A left demand that the entire bargaining process, from start to finish, be opened to observation and input from the members is required. This alone reduces much union and employer wheeling-and-dealing which is too often the source of ultimate member dissatisfaction with the process and outcome. Open bargaining and its variations are a veritable college class for the membership in how the real relationship plays out between union and employer. Detailed union e-mail updates and contract bulletins must also be produced for the membership, with or without the consent of the union leadership. Much akin to the advances in member knowledge and motivation that are accomplished by exposing them to new organizing situations or strike actions, exposure and involvement in bargaining moves members forward better and faster than all contrived contract time “trainings” imaginable.


Underlying the entire bargaining battlefield is the fact that while significant, the trade unions today are too small, too scattered, too poorly led, and too politically backward to continue to defend previous bargaining gains, let alone begin to make up very much lost ground at the bargaining tables. Only with the addition of substantial new recruits to the unions in existing sectors as well as sectors so far untouched by unionism will our movement stand some realistic chance of progress. Legendary U.S. labor leader, organizer, and strike strategist William Z. Foster cautioned over his entire 60-year career of the need for organized labor to organize the unorganized in order to improve the ability of the unions to make progress at the bargaining table – as well in the political sphere. See: American Trade Unionism – International Publishers (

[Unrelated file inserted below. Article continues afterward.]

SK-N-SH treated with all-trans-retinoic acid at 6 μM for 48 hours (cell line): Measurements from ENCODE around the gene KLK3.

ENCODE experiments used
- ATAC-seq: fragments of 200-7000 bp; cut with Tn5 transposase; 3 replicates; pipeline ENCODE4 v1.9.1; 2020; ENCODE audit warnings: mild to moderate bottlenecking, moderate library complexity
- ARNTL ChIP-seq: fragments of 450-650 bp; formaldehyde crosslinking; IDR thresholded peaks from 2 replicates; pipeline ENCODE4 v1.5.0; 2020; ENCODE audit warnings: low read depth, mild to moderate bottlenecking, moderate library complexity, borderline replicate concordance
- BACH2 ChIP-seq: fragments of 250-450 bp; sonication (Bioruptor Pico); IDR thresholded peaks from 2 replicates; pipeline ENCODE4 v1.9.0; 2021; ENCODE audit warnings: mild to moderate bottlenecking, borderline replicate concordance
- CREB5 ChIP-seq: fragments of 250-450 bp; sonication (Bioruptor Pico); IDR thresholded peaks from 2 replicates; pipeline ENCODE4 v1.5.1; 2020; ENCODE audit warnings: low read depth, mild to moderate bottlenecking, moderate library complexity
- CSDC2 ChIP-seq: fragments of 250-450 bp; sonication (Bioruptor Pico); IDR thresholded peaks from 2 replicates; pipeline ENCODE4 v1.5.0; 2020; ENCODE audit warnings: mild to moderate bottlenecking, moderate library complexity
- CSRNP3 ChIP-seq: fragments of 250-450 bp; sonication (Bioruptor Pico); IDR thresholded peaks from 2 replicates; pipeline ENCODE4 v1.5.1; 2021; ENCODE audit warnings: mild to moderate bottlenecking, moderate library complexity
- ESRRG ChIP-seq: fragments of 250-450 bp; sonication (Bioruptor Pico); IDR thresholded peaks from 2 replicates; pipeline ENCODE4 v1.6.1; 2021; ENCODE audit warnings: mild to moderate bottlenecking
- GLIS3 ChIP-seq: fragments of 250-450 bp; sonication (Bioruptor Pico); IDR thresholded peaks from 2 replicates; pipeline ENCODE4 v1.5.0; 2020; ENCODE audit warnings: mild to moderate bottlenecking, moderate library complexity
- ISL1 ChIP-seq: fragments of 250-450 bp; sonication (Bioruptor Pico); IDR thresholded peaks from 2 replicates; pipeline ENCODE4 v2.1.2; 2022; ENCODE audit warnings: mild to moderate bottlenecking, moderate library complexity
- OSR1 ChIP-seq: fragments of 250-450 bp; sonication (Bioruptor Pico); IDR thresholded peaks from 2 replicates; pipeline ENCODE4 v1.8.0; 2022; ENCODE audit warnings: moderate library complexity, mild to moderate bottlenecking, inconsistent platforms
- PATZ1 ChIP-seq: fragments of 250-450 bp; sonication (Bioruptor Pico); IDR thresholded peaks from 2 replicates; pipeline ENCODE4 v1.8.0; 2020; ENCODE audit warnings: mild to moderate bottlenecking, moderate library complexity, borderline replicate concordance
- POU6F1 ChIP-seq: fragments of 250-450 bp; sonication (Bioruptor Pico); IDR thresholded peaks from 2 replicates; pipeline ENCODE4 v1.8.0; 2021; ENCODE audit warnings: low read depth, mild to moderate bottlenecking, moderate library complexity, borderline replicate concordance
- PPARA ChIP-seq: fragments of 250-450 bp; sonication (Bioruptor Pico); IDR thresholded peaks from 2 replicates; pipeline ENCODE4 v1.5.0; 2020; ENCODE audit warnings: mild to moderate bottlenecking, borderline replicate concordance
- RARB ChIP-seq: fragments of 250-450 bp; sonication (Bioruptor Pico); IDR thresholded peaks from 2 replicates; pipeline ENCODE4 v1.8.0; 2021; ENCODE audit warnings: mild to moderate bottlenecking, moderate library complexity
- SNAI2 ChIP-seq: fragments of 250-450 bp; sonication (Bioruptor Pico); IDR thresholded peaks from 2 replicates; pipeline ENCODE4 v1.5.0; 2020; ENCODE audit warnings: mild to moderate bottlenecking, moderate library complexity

The Labor Notes publication is a reliable source for understandable and productive collective bargaining experience and expertise. See: | Labor Notes  Also Labor’s Bookstore at Labor’s Bookstore: Your place for books about labor, workers & unions (  Some unions offer bargaining preparation information on their web sites, with the United Electrical Workers Union (UE) one example. Information for Workers | UE ( Seek out especially unions and web sites that emphasize real-life scenarios, and who put a strong emphasis on the need to educate and mobilize the membership as the primary source of union bargaining power. Ignore the legalistic, the over-complicated, and those guidelines produced by folks who have opinions galore – but few or no real-life experiences at union negotiations.


In the end, the caliber, quality, and results of labor’s collective bargaining will only improve when it is forced to improve. The existing leadership in most cases is satisfied with the current thin results, and with few serious forces pushing on them to pick up the pace and show better results no changes should be expected. It is the role of the left wing to exert that needed influence.


-Chris Townsend is a 45-year union member and leader. He was most recently the Amalgamated Transit Union (ATU) International Union Organizing Director. Previously he was an International Representative and Political Action Director for the United Electrical Workers Union (UE), and he has held local positions in both the SEIU and UFCW. He may be reached at: